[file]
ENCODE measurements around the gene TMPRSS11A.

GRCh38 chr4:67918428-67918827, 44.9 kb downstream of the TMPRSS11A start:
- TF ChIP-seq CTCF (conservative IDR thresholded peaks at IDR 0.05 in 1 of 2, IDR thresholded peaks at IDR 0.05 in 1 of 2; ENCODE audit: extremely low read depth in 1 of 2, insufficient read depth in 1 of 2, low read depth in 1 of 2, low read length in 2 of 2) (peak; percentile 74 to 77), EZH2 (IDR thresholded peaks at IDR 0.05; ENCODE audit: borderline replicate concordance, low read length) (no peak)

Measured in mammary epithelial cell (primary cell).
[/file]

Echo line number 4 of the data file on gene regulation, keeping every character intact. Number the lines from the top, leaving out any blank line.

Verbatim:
Measured in mammary epithelial cell (primary cell).